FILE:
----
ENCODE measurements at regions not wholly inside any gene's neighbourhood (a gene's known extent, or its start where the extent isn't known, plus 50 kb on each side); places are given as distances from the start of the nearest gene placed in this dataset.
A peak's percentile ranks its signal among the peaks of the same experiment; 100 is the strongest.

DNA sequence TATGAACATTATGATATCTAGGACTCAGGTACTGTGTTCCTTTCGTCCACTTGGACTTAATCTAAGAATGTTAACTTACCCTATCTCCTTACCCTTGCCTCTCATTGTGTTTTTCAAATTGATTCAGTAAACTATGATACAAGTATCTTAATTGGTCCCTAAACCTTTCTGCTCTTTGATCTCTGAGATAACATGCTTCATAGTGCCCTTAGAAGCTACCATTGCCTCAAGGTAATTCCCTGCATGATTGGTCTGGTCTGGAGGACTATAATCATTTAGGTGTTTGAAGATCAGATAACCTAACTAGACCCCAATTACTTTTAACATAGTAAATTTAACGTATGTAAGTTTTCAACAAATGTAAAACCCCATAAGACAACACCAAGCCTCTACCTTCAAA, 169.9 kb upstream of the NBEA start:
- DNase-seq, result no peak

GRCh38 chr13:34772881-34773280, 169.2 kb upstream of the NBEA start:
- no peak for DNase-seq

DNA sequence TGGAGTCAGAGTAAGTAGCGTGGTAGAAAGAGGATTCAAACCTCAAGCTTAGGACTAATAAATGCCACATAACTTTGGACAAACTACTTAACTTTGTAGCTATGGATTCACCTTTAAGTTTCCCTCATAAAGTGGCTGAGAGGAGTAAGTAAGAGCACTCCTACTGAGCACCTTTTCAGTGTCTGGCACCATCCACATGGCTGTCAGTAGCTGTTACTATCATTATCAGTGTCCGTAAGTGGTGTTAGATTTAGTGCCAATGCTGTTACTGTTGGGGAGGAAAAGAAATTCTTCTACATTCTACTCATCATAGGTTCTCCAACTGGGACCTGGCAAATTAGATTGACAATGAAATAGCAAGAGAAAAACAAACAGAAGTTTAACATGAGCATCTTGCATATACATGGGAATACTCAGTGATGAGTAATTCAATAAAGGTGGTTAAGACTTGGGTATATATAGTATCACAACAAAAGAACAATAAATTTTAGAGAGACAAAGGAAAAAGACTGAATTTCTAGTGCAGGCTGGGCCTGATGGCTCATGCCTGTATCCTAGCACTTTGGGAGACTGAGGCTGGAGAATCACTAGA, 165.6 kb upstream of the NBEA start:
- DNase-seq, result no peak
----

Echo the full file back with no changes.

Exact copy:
ENCODE measurements at regions not wholly inside any gene's neighbourhood (a gene's known extent, or its start where the extent isn't known, plus 50 kb on each side); places are given as distances from the start of the nearest gene placed in this dataset.
A peak's percentile ranks its signal among the peaks of the same experiment; 100 is the strongest.

DNA sequence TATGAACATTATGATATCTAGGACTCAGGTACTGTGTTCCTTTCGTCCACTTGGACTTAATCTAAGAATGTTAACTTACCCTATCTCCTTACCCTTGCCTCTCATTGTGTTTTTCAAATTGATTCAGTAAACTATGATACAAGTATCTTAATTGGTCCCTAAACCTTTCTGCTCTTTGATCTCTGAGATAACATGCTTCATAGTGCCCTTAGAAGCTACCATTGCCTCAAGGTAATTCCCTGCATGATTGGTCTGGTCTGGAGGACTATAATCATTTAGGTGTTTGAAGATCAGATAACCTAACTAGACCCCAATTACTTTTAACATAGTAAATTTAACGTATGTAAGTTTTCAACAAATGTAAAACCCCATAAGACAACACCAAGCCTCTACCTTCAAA, 169.9 kb upstream of the NBEA start:
- DNase-seq, result no peak

GRCh38 chr13:34772881-34773280, 169.2 kb upstream of the NBEA start:
- no peak for DNase-seq

DNA sequence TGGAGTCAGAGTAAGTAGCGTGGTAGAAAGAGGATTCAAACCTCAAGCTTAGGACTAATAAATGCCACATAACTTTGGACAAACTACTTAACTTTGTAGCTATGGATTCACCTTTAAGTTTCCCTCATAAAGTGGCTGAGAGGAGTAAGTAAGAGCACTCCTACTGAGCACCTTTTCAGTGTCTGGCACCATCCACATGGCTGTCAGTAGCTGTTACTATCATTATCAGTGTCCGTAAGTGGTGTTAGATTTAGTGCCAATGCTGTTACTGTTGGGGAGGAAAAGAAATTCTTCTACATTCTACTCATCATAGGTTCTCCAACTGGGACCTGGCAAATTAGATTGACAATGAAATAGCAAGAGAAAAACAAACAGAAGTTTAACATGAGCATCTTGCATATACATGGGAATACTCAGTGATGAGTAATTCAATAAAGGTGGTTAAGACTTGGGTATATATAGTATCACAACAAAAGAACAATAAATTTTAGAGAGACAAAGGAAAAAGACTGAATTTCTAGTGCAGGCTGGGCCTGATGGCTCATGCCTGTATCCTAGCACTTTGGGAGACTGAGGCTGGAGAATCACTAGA, 165.6 kb upstream of the NBEA start:
- DNase-seq, result no peak